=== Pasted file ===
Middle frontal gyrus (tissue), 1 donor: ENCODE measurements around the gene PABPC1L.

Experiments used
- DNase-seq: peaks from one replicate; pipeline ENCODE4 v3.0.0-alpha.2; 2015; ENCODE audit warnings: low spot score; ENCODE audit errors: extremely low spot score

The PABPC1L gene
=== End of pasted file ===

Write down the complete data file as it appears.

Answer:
Middle frontal gyrus (tissue), 1 donor: ENCODE measurements around the gene PABPC1L.

Experiments used
- DNase-seq: peaks from one replicate; pipeline ENCODE4 v3.0.0-alpha.2; 2015; ENCODE audit warnings: low spot score; ENCODE audit errors: extremely low spot score

The PABPC1L gene